This year marks the 75th anniversary since the formal inception of the Welfare Program of The Church of Jesus Christ of Latter-day Saints. In 1936, while struggling through the depths of the Great Depression, Church leaders instituted an extensive system unlike any other – a program that provides temporary relief while at the same time helping people help themselves. Since then, as membership in the Church has grown, so has the program, which now assists people of all faiths. When Church members follow the counsel of preparedness they not only help themselves, but have been able to go out into the community and help others.
The objective of the program is to care for those in need while teaching principles that will allow needy persons to become self-reliant and retain their self-respect. At the same time, it gives all members of the Church the opportunity to freely serve, heeding the Savior’s counsel: “For I was an hungred, and ye gave me meat: I was thirsty, and ye gave me drink: I was a stranger, and ye took me in: Naked, and ye clothed me: I was sick, and ye visited me …” (Matthew 25:35, 36) The program is run almost entirely by volunteer labor. The Church welfare system includes canneries, farms and factories throughout the United States that provide food and commodities for those in need.
Members of The Church of Jesus Christ of Latter-day Saints are counseled, as a part of Church practice, to develop independence and self-reliance. “We teach self-reliance as a principle of life, that we ought to provide for ourselves and take care of our own needs,” suggested late Church leader Gordon B. Hinckley. “And so we encourage our people to have something, to plan ahead, keep a little food on hand, to establish a savings account, if possible, against a rainy day. Catastrophes come to people sometimes when least expected: unemployment, sickness, and things of this kind. The individual, as we teach, ought to do for himself all that he can do for himself.”
Another aspect of these teachings is the need to stock basic foodstuffs in case of any type of emergency. The Church operates more than a hundred regionally located storehouses and home-storage centers to help members gather their food storage. Other plants process specific food items, such as the peanut butter plant in Houston, Texas. In some locations with high concentrations of Church members, welfare facilities may be substantial. Welfare Square, near Church headquarters in Salt Lake City, Utah, is the largest concentration of such facilities. Buildings on the square include a cannery, a milk-processing plant, a bishops’ storehouse, a thrift store, an employment center, and silos where wheat and other grains are stored.
In addition, many Mormons grow and can some of their own food supplies. In Memphis, it is not uncommon for many Latter-day Saints to have garden plots where they grow needed commodities and then can and preserve them for use throughout the winter months. This year many LDS families are utilizing garden plots at Shelby Farms for their personal food production needs. Gordon Moore, a local dentist, has been gardening at Shelby Farms for four years now. Moore, who has planted corn, tomatoes, squash, cantaloupe, onions, peppers, cucumbers, okra and several kinds of beans this spring, states that “gardening is important to me because I get to share the experience with my daughter who also loves gardening and I get to follow the advice of my church leaders.” He describes his experience as “very rewarding because I get to see the fruits of my labor, share produce with neighbors, and get physical activity.” He lives by the old adage “A whole lot of troubles can be buried while digging in the garden.”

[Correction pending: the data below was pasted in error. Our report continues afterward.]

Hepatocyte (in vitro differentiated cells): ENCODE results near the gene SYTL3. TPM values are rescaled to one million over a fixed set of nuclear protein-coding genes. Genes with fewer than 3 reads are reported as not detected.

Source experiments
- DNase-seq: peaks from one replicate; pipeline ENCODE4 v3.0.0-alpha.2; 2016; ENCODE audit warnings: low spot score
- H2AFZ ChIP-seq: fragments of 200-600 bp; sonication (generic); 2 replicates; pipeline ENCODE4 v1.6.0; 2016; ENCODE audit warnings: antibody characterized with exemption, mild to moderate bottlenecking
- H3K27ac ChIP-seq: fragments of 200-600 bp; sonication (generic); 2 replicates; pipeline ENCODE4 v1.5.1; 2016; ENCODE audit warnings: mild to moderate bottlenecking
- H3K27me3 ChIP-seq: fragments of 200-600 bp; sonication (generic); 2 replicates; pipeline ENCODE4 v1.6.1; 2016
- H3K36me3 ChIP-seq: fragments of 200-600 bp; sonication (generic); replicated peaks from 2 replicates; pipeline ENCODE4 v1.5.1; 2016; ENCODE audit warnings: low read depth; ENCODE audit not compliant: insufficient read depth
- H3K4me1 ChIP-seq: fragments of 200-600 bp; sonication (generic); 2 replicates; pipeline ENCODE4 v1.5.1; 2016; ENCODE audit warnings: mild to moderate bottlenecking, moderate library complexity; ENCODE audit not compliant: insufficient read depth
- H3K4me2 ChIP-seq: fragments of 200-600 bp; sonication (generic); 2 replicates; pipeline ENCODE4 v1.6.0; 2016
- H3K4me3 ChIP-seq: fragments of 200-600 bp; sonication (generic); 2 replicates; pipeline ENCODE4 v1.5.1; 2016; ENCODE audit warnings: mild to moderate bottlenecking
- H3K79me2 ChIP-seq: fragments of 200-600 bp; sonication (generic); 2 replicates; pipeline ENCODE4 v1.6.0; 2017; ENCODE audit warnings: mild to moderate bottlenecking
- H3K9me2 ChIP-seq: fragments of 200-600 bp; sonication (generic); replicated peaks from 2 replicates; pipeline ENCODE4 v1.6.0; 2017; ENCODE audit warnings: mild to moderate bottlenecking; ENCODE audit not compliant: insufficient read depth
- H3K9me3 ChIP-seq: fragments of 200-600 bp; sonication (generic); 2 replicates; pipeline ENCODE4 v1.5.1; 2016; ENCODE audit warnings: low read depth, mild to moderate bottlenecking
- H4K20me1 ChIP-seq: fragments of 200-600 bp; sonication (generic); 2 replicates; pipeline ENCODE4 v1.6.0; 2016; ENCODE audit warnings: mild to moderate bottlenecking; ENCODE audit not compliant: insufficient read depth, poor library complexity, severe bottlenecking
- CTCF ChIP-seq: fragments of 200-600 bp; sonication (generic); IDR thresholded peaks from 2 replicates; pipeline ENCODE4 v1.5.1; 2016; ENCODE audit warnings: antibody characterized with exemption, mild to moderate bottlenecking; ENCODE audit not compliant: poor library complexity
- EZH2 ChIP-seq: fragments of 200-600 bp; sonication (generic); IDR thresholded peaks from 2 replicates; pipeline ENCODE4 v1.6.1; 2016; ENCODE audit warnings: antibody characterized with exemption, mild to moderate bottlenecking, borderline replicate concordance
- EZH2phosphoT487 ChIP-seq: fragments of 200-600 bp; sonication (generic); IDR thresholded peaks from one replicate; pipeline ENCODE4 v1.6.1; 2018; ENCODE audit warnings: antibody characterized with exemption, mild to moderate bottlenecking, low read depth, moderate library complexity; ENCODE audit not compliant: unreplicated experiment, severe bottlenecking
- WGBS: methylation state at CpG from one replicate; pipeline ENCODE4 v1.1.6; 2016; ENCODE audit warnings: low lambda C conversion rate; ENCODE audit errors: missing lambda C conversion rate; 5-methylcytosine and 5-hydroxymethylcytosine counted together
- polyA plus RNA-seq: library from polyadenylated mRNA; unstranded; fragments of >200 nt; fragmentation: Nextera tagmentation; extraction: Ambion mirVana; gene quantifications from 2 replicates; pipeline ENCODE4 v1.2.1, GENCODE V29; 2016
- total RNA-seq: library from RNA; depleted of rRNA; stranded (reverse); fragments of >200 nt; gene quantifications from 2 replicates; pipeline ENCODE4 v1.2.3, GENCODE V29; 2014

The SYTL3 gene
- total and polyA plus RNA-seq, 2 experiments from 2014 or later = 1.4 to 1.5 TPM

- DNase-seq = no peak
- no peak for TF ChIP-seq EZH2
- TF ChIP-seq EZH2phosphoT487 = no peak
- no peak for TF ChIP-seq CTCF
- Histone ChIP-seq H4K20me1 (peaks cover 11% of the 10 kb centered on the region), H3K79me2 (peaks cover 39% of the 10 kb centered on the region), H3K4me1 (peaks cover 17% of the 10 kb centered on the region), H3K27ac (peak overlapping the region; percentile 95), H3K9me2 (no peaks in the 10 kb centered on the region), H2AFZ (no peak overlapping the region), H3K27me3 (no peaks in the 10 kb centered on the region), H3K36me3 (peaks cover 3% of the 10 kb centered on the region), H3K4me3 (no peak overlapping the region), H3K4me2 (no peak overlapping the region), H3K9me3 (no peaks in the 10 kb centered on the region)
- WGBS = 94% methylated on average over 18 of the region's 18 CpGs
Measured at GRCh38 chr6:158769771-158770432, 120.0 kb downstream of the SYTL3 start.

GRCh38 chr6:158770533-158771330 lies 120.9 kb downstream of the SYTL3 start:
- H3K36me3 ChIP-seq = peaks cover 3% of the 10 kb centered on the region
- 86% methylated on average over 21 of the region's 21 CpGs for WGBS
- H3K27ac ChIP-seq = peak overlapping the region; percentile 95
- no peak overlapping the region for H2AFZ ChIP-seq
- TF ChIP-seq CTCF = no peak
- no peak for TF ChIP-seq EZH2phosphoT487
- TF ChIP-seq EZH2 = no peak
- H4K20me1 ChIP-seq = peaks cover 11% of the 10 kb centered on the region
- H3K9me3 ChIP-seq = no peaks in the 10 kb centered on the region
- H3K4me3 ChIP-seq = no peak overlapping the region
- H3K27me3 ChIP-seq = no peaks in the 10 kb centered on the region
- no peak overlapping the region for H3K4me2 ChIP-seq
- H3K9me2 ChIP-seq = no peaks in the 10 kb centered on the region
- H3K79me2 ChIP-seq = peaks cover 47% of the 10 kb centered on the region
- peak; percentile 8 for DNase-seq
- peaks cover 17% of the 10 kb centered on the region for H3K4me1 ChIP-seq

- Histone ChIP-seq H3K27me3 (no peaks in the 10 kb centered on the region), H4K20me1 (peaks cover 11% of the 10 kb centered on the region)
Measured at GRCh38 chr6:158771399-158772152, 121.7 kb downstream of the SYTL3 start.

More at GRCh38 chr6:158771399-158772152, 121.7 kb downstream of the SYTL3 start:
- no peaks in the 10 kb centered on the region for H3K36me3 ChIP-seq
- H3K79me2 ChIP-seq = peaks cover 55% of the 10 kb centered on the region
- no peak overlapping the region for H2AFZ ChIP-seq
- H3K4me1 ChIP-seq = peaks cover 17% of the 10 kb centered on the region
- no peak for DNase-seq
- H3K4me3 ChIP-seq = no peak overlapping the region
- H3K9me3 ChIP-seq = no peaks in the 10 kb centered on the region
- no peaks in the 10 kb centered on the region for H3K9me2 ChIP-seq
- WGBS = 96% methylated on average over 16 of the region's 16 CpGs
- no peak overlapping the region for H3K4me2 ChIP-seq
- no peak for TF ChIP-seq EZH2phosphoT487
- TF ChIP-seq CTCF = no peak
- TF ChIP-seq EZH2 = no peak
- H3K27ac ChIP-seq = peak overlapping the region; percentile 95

Besides paying a tithe on their annual income, members of The Church of Jesus Christ of Latter-day Saints, also fast for two meals once a month and donate the value of those meals to the Church for care of the needy. Steven Dorius, president of the Memphis Tennessee Stake of the Church, explains the use of fast offerings: “Fast offerings are used by bishops to assist those in need after they and their families have done all they can to alleviate their needs. Assistance is short-term and is focused on basic needs such as food, shelter, and clothing, and on helping the individual to once again become self-reliant.” Bishops’ storehouses have often been compared to supermarkets without cash registers. Food and household items are provided to those who cannot afford them and who bring a written requisition signed by their local bishop. Recipients of commodities are given opportunities to work for what they receive, to the extent of their ability. There are 129 bishops’ storehouses located around the world.
Employment resource service centers are also an integral part of the welfare program. These centers provide a place where people can receive job training, learn to enhance their résumé, and find job opportunities. There are 259 centers around the world, including a small center in Memphis.